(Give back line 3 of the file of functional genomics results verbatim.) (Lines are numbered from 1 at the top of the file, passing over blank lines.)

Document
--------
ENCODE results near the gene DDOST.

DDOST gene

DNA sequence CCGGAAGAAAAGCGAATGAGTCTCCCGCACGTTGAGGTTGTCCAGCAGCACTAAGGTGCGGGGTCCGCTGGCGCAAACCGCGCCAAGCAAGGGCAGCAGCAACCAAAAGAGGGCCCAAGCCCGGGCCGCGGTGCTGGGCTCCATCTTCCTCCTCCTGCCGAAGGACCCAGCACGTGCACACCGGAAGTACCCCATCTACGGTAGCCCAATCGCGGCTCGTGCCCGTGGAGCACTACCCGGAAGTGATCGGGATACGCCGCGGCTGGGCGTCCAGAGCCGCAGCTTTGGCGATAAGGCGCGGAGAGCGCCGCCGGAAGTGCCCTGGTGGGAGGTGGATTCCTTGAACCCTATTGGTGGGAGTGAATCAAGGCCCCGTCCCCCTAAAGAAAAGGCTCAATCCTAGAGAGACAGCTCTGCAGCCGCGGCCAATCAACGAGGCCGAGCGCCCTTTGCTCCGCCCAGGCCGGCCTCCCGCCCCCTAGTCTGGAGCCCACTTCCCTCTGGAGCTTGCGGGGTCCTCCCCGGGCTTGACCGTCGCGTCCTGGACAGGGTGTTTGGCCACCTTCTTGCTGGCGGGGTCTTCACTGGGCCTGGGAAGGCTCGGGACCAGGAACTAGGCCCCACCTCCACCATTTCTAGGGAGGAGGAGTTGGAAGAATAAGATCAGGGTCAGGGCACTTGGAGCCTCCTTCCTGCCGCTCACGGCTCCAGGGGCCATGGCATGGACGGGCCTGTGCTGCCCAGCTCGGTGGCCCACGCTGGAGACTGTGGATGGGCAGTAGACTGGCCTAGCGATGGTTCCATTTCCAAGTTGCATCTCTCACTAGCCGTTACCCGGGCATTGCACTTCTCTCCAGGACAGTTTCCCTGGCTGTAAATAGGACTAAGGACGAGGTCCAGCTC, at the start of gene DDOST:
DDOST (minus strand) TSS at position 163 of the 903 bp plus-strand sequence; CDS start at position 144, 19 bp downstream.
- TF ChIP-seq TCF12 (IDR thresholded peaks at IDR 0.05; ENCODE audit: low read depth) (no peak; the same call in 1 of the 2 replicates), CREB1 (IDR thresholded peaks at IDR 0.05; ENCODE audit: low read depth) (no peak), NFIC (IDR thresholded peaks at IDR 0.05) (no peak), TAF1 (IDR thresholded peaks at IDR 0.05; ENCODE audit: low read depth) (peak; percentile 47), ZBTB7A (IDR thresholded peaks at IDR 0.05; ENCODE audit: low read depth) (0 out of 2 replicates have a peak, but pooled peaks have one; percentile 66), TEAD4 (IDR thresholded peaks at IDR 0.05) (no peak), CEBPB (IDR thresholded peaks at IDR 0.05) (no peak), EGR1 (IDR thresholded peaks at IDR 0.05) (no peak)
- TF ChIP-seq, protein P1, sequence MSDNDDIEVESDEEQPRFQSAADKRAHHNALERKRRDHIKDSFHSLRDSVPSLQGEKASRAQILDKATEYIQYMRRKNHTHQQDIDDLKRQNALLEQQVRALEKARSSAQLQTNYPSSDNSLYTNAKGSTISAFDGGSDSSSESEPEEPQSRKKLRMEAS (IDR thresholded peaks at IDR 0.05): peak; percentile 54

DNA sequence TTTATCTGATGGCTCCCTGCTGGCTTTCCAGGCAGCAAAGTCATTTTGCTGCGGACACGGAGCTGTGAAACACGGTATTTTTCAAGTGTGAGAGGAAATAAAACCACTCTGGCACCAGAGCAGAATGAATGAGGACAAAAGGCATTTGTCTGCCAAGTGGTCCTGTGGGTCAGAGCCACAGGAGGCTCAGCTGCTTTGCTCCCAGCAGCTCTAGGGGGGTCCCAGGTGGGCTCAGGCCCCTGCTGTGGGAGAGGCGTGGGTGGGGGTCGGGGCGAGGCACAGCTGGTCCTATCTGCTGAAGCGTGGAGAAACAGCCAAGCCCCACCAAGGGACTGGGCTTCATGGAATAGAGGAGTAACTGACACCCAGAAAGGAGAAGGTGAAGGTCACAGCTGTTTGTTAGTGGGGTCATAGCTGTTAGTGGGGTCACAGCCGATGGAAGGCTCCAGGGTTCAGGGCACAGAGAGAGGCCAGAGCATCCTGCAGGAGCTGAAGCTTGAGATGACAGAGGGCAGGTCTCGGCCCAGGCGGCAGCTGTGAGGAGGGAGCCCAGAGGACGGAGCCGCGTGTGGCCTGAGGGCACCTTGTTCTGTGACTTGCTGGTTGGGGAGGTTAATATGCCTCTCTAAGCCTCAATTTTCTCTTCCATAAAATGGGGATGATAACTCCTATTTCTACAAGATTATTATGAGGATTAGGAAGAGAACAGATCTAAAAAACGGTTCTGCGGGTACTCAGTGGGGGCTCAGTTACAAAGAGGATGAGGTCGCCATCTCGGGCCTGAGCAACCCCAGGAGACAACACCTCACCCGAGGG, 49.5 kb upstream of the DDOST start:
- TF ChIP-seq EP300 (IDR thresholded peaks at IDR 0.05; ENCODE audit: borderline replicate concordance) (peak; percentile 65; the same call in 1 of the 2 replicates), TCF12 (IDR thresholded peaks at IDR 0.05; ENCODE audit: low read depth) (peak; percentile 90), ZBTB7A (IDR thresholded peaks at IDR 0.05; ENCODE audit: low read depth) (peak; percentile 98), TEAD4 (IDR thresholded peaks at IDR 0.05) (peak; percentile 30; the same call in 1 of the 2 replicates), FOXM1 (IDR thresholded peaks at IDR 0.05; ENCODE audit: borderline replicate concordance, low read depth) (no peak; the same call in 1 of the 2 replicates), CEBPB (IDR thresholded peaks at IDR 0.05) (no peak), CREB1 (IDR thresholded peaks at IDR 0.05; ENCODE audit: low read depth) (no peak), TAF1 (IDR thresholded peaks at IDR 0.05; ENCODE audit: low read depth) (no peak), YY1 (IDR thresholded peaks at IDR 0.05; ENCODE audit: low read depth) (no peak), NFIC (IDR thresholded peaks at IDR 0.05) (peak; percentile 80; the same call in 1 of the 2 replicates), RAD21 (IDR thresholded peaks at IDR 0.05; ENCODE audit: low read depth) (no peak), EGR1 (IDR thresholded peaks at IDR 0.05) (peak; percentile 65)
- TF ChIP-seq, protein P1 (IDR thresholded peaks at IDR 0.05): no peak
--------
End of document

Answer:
DNA sequence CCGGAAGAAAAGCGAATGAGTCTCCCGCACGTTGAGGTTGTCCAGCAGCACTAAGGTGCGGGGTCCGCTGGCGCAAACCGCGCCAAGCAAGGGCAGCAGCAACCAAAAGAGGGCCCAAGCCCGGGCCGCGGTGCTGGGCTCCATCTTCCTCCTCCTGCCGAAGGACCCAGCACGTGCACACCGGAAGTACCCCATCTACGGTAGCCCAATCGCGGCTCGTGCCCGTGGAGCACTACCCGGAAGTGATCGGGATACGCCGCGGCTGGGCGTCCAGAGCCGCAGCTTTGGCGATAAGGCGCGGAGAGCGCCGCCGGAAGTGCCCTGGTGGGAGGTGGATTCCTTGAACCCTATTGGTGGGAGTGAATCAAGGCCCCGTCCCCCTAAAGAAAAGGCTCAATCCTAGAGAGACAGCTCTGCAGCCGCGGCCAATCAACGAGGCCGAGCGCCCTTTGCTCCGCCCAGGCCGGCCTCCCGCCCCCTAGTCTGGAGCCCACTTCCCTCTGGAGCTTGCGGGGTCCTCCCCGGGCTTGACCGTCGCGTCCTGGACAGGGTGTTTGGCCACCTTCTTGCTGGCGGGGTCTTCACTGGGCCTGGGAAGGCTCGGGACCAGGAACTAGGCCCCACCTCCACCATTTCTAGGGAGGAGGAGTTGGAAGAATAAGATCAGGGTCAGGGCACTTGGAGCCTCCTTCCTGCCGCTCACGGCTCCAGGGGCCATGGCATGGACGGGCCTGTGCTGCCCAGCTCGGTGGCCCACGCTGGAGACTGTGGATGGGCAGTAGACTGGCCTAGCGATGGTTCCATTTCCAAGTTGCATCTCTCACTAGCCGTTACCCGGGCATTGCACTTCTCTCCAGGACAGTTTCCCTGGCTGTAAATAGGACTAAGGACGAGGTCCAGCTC, at the start of gene DDOST: